Question from a Site Viewer
What does it mean to repent?
Thank you for your question. Your question is one that is grounded in the root of what it means to have a relationship with the living Jesus Christ. God has called all men everywhere to repent (Acts 17:30). Jesus told those coming to Him that unless they repented, they would perish (Luke 13:1-5). Peter told the crowd on Pentecost that they needed to repent (Acts 2:38). And Paul taught unbelievers to have repentance towards God and faith towards the Lord Jesus Christ (Acts 20:21). Thus, repentance is critical to a right standing before God.
But what is repentance? There are two basic aspects of repentance. The Scriptures we have today are translations into the English of passages originally written in Hebrew, Aramaic, and Greek. The New Testament Greek word for repentance is a word meaning “to change one’s mind.” Thus, repentance is to change one’s mind about something. We turn from thinking one way about something and we think a different way. For example, I could be in error by believing that Abraham Lincoln was the first President of the United States. I could then repent; that is, I could change my mind, and now believe that George Washington was the first President of the United States.
When we talk about repentance in the Bible, we are generally talking about changing our mind in relation to how we think about God. We change from thinking that it is not important to draw near to Him to believing that it is vital to our lives to spend our energies drawing near to Him. We change our thinking about setting the course of our lives to follow our own desires and we now set the course of our lives to follow His will. In the words of the Apostle Paul, we turn to God from what we have been doing to serve the living and true God and to wait for His Son from heaven (1 Thessalonians 1:9-10). Repentance is a turning of our minds towards God. Colossians 3:2 tells us to set our minds on things above. Jesus taught us to seek first God’s kingdom and His righteousness (Matthew 6:33). Repentance is changing our minds in two different ways: (1) to begin thinking about God and His will when in the past we thought only of our own desires, and (2) to begin thinking rightly about God when in the past we had a poor image of God. Hebrews 11:6 tells us that we must believe that God is, and that He is a rewarder of those who diligently seek Him. We sometimes tend to think that God is something different than He is; that He is out to get us, or that He is not seeking our good, or that we can have more fun if we can avoid Him. But none of this is true. God is FOR us. He is seeking our ultimate benefit. It is true that we sometimes suffer, but such is always for a good reason and will bring immeasurable reward to those who seek Him. We need to think rightly about God.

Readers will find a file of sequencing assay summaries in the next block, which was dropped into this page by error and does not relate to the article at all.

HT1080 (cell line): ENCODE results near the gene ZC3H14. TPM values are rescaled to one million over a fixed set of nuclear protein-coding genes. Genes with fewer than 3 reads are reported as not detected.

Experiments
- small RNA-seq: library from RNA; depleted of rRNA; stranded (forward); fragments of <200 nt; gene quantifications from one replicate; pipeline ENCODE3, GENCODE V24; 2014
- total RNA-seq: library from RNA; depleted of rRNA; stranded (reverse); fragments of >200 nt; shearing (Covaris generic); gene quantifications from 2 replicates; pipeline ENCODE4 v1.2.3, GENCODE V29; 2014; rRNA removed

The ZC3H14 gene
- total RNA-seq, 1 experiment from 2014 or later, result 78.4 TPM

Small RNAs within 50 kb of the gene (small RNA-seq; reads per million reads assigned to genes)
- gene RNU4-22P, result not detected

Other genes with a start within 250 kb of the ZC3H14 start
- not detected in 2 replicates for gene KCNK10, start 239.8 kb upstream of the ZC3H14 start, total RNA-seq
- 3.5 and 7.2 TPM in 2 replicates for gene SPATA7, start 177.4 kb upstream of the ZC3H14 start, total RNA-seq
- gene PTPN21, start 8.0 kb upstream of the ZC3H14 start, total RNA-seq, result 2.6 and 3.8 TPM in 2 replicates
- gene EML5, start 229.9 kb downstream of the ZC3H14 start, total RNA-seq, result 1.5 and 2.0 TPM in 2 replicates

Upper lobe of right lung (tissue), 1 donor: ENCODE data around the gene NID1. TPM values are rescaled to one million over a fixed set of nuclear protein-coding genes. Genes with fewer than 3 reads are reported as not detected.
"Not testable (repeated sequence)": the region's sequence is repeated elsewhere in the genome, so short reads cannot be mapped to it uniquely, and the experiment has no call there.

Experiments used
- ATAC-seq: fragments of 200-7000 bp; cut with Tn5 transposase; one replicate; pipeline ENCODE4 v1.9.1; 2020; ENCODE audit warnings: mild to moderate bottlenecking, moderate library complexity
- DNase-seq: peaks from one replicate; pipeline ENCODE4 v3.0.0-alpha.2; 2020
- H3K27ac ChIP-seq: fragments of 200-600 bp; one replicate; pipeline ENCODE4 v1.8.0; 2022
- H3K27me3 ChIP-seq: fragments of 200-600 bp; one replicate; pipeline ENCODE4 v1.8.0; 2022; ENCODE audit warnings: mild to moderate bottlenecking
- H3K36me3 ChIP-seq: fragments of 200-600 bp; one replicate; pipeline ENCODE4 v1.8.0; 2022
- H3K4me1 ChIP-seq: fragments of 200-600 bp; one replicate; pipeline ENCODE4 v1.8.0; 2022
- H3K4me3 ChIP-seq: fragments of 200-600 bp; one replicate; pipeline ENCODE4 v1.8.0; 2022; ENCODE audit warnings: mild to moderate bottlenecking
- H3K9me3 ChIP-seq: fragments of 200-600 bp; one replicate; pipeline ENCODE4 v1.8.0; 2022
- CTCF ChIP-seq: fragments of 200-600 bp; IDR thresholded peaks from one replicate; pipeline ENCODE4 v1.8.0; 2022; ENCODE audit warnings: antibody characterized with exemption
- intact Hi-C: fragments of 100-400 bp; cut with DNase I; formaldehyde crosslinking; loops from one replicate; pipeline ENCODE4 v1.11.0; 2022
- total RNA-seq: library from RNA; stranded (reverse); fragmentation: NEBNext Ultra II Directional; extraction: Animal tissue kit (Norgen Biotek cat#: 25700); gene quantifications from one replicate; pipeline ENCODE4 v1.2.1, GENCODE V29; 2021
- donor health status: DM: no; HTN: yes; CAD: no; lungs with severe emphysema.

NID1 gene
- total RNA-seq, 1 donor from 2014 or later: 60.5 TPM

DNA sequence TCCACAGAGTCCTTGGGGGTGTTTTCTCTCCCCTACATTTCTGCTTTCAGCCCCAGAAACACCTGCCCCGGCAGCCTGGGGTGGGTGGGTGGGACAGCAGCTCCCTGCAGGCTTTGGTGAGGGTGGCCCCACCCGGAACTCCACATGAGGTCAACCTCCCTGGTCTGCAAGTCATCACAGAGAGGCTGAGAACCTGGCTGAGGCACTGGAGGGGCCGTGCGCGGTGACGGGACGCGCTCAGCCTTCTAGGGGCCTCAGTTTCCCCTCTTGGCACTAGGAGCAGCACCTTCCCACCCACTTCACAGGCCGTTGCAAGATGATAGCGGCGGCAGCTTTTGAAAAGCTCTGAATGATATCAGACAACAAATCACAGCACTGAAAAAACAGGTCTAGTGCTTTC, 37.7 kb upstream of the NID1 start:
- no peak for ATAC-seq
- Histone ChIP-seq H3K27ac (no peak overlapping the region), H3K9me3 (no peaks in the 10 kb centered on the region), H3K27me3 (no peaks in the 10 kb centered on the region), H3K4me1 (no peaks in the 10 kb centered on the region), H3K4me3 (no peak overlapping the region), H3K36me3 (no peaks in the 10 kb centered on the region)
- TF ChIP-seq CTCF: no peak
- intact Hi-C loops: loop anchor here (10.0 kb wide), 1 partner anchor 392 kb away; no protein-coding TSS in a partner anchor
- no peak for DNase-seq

There is another aspect of repentance that probably comes more to mind when we think of the word in modern usage. And that is the aspect of sorrow. The Old Testament Hebrew word translated as “repent” means to be sorry. To repent is to be sorry for the way we have thought and acted in the past.
But true repentance is more than simply being sorry (2 Corinthians 7:9). True repentance is sorrow that leads to a change in heart. The end result of sorrow in 2 Corinthinans 7:9 was diligence, a clearing, an indignation towards sin, a fear towards God, a deep desire to serve God, a zeal to do what is right, and a vindication of the fact that we truly are the children of God (2 Corinthians 7:11).
So, in summary, I would answer your question as follows: “To repent” is to be sorry for what I have done apart from God and to turn my mind to follow God with all of my heart, soul, strength, and life.”
I hope this is helpful to you.
May the Lord Jesus guide you as you seek to be His disciple in the place where He has placed you.
Sin and Repentance